I'm not going to tell you which set texts I taught this year (it is actually five different ones across two schools), but it is not going to take a genius to work out what I wish I had taught!
Let's kick off with Shakespeare. The Macbeth question was a gift, Lady Macbeth's 'Glamis thou art...' speech and a focus on 'ambition'. The word is actually in the extract and, if any of the students sitting the exam couldn't quote 'vaulting ambition' to go with it, then they don't deserve to pass! Nice metaphor to analyse right there too. The extract is packed with metaphor, parallel structures and references to the supernatural. No obvious problems for well-drilled students there.
So, after a question about arguably the play's most obvious theme and a central character, you'd expect similar for Romeo and Juliet.
Romeo and fate?
Juliet and love?
You'd be wrong.
Samson, Gregory and Abram. But at least it would be an extract chock full of metaphor, references to destiny, the stars, or religious imagery? Well, you could have a stab at exploring 'naked weapon' (pun intended) and then...
Well, there is the repetion / repeation / repitition of 'bite my thumb' and some questions. My worry is that students will assume the turn-taking is Capulet then Montague, one side then the other, which it isn't. The follow up question on male aggression is fair enough, but not quite the gift of 'ambition' in option one.
So, the next question returned to main characters: Prospero and Ariel in The Tempest. The focus was about how loyal Ariel is as a servant. Reasonable question until you look at the extract. Starts off relevant to the question and then it is a description, with loads of great language features, about what Ariel did during the storm. Nothing to do with his loyalty as such.
Option 4 was for The Merchant of Venice, again the focus on a main character. Nice extract, nice question about Portia being a strong female, plenty to write about. Perhaps the fairest question on the paper with plenty to write about in both the extract and the rest of the play.
Much Ado is your next choice. Focus: Beatrice. Theme: her 'attitude to romantic love'. Lots to write about, there, but hang on a minute, there are some pretty obscure references in the extract. Without having that particular extract taught in detail, I doubt students are going to have the general knowledge to know what a 'measure' and a 'cinquepace' are! The references to 'earth', 'dust' and 'marl' take some explaining too.
So, then we get to our final choice for this section, Julius Ceasar. What should we expect? What patterns have been identified in the extracts and questions?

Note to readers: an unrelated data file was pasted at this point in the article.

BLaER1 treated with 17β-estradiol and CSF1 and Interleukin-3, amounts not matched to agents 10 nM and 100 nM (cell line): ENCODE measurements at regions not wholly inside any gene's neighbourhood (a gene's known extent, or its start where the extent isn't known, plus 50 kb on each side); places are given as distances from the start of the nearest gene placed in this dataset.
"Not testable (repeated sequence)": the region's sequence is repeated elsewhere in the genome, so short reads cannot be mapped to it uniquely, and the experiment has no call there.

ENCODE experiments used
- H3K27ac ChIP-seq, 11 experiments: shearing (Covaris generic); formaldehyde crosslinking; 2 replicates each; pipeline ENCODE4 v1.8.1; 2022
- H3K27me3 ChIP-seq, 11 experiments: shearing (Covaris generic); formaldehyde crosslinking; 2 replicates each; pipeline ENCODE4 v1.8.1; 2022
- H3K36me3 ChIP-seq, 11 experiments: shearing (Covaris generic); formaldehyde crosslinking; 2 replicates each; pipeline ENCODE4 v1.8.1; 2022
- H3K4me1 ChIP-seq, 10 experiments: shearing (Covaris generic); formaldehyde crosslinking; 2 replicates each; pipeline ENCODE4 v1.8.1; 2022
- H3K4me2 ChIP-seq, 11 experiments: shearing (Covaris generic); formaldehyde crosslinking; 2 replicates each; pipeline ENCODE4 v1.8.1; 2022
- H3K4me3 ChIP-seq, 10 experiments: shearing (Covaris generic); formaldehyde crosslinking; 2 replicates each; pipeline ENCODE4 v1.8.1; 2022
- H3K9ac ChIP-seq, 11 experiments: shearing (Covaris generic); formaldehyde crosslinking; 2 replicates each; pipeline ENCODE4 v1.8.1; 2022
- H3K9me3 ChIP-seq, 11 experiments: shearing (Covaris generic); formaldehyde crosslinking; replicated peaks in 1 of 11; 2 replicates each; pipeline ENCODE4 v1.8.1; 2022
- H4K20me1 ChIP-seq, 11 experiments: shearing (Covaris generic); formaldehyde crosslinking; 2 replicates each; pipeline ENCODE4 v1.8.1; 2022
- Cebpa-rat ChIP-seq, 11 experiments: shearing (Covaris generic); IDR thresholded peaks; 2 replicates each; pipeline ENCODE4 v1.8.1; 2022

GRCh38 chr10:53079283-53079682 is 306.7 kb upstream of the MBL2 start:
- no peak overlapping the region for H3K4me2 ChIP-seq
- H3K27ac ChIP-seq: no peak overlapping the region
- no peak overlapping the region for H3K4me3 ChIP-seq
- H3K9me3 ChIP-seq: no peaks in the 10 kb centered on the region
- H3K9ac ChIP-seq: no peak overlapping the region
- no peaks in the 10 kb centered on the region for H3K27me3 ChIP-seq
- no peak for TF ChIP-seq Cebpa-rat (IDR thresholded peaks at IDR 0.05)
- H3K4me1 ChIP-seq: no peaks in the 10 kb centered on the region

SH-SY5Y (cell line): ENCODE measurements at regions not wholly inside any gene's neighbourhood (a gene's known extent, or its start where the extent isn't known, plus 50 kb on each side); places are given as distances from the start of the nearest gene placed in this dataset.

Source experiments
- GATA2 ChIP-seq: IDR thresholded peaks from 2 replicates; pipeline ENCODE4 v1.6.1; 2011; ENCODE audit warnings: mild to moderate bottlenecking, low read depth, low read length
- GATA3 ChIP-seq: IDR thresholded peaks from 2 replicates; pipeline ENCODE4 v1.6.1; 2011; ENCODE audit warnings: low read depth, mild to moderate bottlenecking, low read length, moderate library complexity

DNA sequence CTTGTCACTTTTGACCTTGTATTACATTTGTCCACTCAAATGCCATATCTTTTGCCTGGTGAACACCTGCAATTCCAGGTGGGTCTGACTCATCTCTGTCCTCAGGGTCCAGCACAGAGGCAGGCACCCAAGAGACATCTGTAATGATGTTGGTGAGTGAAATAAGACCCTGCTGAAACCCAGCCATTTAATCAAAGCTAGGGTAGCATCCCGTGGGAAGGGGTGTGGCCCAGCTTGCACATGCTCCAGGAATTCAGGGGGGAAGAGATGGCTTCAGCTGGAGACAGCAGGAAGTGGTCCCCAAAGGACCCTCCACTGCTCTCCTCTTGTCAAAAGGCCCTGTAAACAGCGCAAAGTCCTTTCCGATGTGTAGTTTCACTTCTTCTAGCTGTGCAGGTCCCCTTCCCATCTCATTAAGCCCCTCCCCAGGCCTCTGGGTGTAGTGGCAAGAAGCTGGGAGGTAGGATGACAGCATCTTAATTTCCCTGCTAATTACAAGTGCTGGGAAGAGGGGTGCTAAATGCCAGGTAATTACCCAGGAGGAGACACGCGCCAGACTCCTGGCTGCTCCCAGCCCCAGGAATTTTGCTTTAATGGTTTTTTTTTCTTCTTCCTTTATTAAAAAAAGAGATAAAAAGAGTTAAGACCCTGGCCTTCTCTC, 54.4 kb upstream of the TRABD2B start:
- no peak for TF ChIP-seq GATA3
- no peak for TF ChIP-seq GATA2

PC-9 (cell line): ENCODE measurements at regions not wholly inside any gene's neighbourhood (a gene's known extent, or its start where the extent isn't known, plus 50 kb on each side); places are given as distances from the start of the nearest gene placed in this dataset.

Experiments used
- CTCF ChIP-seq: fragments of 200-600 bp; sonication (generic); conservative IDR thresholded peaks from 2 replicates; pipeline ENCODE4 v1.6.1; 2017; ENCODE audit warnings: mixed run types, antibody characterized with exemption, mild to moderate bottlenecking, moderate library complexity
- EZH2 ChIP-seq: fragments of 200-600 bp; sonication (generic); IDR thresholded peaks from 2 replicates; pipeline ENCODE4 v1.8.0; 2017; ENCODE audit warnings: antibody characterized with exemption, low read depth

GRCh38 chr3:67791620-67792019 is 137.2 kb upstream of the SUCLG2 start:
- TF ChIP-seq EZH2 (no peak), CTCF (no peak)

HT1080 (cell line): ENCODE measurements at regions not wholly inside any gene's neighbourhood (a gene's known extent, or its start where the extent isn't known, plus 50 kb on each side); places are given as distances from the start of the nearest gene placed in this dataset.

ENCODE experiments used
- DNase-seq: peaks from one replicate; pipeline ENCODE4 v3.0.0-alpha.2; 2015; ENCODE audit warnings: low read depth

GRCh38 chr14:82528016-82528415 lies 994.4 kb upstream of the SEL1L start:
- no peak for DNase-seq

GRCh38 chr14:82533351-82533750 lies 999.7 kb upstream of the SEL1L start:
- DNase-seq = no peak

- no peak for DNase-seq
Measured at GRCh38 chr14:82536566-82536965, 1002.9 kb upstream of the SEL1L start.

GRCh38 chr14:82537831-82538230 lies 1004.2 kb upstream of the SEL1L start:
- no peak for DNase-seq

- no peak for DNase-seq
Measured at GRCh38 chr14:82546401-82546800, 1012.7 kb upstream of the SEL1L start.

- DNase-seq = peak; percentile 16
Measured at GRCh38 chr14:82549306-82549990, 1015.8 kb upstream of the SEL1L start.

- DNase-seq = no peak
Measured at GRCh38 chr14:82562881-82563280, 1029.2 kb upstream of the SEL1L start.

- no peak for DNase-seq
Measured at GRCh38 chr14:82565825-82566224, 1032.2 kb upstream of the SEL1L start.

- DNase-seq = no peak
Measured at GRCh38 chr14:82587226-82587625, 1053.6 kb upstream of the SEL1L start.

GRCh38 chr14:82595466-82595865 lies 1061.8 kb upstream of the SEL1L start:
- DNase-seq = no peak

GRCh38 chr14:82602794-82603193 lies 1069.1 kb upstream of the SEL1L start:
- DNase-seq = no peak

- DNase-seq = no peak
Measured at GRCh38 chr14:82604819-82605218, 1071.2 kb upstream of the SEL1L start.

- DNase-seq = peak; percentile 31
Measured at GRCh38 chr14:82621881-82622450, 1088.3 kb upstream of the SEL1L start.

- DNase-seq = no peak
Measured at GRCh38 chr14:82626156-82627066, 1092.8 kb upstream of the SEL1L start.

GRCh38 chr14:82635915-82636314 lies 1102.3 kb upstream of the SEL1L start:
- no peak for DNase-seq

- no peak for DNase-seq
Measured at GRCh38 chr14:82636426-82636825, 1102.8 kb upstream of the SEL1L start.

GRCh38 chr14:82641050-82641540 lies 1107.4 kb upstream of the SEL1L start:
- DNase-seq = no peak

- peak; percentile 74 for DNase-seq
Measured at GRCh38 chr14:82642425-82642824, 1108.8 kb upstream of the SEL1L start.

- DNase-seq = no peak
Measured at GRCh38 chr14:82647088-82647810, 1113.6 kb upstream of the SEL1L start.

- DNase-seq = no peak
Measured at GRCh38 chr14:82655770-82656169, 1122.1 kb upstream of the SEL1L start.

Are you kidding me? 'Friends, Romans, countrymen...'!
So, remind me, it was 'Is this a dagger..?' for Macbeth, 'Gallop apace' for Romeo and Juliet, 'The isle is full of noises' for The Tempest, 'The quality of mercy' for Merchant, and 'Rotten orange' for Much Ado, wasn't it?
Oh, no, it wasn't!
At least the question about a manipulative character is a bit of a challenge, but still.
How is this fair?
It isn't difficult to make it fairer than this. It really shouldn't be a text lottery. If the focus is gender roles, then that applies to all the texts; if it is fate in the tragedies, then it should be love in the comedies; if it is obscure minor characters, then so be it. But for all of the plays.
Clearly, with no tiers now, the questions need to be accessible to every ability as well. Not all of these are by any means.
On first glance, Section B seems a bit closer to an even playing field. None of the extracts were obscure, students should have been able to deal with whichever text they studied. Clear, character based questions, some leading to a related theme in the second bullet point.
Only, on second glance, there is one question that doesn't follow this pattern. The question for 'Dr Jekyll and Mr Hyde' was the only evaluative one, i.e. 'Explore how far you agree with this opinion'. Again, not fair.
At least it was on Dr Jekyll, but again, if six of the questions are about the main character, why is the seventh not? Jekyll, Pip, Jane, the monster, Elizabeth and Holmes, but the Cratchit family for 'A Christmas Carol'?
So, you may have come out on top in the text lottery this year, but I urge you to complain to AQA anyway. Your students might be the ones to lose out next time if this continues.
Anyone fancy an Innogen question for Much Ado next year?
Finally, make sure Edna is covered for Friday's 'An Inspector Calls' paper! You have been warned.